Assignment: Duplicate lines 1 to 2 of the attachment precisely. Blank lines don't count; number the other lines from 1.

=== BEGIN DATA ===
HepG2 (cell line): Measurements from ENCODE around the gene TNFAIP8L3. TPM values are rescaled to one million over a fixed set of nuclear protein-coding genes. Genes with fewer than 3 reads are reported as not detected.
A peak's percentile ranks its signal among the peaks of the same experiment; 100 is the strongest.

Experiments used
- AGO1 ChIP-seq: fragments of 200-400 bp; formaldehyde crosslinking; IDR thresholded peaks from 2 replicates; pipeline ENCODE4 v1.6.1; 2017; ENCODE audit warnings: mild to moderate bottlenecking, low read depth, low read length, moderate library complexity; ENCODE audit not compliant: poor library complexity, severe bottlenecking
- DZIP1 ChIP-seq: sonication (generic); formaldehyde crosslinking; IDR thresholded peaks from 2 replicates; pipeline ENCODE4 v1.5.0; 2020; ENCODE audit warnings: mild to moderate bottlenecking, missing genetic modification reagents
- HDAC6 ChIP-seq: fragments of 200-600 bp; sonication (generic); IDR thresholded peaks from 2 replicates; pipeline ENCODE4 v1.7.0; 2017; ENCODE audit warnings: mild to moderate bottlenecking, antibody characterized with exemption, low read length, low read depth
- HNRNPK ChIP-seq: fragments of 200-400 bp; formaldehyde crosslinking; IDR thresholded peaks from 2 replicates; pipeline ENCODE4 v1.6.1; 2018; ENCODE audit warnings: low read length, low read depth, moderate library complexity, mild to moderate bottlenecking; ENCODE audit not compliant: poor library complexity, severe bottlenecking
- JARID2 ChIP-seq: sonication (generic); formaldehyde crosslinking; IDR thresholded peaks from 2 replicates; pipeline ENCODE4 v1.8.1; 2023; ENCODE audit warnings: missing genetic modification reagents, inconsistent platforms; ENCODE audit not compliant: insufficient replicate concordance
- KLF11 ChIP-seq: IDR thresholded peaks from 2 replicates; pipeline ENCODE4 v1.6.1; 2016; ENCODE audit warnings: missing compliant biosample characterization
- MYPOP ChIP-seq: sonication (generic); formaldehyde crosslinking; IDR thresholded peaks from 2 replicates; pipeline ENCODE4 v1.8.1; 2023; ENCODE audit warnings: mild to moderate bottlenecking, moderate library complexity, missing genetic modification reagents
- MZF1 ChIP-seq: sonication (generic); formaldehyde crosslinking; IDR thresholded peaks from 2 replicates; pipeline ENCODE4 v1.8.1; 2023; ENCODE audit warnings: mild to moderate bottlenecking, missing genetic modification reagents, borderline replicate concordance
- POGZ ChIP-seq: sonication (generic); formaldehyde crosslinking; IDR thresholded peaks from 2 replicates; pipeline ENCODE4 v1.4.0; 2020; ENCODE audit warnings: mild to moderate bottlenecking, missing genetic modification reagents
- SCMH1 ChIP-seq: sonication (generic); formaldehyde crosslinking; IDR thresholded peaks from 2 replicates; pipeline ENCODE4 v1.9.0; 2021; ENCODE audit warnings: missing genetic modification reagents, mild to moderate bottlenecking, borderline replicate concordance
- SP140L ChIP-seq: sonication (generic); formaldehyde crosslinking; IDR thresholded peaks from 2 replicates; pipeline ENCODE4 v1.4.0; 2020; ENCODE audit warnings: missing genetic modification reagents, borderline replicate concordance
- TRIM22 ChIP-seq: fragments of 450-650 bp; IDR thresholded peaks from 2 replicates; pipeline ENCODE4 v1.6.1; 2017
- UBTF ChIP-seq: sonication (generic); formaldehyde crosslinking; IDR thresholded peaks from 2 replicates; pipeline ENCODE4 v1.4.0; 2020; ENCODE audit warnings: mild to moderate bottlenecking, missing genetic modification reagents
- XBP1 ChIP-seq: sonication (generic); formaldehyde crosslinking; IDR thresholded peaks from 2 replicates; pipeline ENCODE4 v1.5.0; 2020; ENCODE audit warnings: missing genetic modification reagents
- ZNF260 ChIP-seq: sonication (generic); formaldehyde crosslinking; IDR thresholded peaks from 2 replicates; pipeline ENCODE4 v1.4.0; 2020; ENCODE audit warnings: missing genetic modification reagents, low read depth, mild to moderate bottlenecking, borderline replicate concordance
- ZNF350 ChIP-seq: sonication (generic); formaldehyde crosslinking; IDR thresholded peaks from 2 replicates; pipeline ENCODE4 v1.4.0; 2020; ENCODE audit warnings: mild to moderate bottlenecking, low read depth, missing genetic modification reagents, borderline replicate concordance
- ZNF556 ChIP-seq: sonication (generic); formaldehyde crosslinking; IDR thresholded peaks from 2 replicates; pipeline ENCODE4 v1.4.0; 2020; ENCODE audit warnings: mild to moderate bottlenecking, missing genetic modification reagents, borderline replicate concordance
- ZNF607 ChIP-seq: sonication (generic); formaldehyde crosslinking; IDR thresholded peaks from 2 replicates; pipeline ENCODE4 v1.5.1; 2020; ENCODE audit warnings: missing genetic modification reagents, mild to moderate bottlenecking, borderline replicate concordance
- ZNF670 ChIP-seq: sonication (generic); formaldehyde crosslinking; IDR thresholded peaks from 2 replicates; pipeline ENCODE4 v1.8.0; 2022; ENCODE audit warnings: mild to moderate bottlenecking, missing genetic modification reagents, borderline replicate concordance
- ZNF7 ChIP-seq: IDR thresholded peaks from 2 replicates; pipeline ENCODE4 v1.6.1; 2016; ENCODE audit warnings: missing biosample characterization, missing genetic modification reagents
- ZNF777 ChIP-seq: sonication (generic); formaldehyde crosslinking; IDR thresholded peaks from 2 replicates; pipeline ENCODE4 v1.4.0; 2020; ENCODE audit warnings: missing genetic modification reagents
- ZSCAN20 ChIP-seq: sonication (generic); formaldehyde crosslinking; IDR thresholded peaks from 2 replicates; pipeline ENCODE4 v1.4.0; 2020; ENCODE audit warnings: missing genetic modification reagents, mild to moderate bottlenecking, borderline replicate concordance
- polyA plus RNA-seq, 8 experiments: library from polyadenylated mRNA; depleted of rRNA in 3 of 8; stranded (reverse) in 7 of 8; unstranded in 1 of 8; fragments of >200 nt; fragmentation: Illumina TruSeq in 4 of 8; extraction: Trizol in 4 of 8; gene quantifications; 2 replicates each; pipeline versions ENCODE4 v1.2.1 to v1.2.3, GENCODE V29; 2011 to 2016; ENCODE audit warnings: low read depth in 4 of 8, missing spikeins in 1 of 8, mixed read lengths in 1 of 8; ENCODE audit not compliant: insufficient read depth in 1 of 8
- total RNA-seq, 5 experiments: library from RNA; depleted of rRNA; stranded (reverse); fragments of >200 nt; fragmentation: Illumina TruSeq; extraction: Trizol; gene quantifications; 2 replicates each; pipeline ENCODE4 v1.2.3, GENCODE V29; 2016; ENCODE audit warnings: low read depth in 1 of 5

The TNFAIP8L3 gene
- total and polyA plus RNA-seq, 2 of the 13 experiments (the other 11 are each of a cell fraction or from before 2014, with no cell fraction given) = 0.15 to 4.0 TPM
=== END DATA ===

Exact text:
HepG2 (cell line): Measurements from ENCODE around the gene TNFAIP8L3. TPM values are rescaled to one million over a fixed set of nuclear protein-coding genes. Genes with fewer than 3 reads are reported as not detected.
A peak's percentile ranks its signal among the peaks of the same experiment; 100 is the strongest.